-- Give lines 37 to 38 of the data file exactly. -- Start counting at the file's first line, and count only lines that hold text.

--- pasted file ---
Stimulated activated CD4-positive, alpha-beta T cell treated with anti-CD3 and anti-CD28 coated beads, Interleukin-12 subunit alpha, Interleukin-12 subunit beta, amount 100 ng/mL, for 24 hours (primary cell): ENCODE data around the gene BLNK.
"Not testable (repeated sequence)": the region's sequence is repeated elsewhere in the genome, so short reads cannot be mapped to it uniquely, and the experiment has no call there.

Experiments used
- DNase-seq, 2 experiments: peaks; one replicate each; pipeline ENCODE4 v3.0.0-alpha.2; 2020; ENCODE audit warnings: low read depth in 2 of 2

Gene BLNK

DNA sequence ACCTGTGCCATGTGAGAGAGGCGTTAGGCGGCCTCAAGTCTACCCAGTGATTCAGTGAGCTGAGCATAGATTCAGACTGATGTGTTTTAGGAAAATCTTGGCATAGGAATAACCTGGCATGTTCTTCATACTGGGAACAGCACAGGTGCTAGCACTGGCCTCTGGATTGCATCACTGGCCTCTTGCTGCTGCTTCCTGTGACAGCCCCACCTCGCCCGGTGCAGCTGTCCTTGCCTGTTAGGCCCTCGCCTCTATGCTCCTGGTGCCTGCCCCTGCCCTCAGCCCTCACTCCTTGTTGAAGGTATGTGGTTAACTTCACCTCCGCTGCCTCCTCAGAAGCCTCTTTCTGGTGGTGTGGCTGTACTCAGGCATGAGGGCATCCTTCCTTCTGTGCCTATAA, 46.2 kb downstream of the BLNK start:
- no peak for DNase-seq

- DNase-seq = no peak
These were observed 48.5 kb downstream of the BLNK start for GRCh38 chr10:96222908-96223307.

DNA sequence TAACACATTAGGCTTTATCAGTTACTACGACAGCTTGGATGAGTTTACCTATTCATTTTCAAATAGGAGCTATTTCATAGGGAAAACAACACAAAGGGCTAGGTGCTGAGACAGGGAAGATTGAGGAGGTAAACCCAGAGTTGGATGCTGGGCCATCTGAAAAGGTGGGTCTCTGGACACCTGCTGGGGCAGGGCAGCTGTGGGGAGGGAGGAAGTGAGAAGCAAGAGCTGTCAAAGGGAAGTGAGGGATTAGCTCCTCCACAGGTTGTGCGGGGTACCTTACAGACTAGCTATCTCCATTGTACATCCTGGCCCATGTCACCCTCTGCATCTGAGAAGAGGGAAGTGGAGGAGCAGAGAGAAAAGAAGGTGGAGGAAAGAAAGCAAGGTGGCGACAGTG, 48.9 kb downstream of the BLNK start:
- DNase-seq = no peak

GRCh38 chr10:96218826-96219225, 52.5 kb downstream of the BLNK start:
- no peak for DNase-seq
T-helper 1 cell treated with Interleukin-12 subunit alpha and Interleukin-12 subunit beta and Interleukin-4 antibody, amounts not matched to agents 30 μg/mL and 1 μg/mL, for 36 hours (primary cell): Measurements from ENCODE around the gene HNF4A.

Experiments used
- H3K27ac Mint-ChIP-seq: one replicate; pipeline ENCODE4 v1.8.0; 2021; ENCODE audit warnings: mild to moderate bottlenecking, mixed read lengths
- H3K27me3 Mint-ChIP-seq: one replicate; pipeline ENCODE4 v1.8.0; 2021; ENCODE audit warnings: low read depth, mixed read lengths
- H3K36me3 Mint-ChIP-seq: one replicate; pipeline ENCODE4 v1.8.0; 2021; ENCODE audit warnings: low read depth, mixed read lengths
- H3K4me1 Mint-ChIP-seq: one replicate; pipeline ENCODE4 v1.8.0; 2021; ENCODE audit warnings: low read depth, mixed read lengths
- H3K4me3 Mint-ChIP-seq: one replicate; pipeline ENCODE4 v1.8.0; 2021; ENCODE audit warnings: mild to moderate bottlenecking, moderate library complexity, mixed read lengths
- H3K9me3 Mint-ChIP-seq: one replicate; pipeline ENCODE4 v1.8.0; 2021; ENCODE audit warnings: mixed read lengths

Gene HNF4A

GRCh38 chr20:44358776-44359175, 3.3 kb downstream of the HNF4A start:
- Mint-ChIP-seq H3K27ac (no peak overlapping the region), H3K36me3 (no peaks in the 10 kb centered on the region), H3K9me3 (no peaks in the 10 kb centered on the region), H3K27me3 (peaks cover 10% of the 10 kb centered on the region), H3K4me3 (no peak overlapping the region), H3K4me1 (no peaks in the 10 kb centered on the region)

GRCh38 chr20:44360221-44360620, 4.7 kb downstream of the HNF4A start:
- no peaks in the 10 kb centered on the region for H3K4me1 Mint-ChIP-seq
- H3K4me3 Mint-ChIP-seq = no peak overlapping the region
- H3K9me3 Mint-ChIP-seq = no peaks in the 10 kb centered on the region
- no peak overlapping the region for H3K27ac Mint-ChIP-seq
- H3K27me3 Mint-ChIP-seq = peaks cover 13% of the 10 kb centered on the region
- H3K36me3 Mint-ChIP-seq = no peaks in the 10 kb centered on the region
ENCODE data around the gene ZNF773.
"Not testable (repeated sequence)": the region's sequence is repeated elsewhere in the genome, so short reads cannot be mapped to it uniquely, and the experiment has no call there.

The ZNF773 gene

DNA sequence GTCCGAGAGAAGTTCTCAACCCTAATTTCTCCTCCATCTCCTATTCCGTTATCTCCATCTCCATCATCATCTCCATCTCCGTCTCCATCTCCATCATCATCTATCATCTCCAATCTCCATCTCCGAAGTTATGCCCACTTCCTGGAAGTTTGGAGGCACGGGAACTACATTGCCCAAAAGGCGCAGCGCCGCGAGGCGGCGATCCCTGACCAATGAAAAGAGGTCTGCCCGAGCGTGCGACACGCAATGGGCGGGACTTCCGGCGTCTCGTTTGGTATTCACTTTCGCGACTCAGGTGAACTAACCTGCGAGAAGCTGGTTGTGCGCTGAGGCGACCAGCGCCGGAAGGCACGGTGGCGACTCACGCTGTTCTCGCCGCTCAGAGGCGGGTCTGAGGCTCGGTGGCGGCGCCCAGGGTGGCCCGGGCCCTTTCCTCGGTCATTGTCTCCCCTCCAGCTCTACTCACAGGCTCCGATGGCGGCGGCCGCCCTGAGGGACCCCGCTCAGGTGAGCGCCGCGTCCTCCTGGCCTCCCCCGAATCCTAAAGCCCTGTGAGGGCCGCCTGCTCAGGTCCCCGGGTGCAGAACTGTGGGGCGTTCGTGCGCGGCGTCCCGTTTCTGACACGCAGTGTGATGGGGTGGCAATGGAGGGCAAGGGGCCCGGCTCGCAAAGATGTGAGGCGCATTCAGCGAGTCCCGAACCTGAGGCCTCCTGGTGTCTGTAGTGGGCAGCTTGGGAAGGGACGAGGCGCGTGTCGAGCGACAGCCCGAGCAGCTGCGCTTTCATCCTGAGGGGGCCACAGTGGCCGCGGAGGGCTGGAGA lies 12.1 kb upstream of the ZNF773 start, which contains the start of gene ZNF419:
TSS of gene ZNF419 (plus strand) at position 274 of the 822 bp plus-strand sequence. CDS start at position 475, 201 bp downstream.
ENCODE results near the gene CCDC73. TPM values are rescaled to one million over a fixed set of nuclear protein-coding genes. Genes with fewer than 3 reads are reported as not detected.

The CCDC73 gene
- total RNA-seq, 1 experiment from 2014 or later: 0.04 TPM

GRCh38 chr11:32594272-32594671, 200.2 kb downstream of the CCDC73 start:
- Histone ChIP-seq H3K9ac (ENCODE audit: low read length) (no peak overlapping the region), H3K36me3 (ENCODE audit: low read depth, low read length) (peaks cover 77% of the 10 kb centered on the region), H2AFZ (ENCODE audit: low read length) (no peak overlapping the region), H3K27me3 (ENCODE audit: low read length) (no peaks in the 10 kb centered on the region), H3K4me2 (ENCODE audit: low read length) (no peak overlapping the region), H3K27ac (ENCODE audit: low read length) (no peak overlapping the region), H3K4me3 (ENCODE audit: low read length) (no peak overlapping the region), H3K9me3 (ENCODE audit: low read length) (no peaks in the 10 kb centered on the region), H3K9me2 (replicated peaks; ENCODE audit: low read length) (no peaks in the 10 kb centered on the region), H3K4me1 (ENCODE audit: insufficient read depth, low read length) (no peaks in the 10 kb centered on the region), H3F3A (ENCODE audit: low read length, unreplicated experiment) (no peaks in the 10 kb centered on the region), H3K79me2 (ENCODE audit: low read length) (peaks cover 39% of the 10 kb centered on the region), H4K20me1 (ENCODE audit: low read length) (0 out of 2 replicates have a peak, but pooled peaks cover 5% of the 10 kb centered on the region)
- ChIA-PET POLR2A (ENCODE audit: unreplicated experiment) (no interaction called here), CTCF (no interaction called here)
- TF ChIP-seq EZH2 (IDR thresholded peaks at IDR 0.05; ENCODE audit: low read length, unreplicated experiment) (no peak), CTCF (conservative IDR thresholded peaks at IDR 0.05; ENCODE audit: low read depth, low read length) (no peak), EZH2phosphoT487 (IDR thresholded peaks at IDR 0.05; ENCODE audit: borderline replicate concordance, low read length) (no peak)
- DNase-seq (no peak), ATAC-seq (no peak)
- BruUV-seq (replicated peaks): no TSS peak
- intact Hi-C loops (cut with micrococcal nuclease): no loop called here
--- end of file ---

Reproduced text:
ENCODE results near the gene CCDC73. TPM values are rescaled to one million over a fixed set of nuclear protein-coding genes. Genes with fewer than 3 reads are reported as not detected.

The CCDC73 gene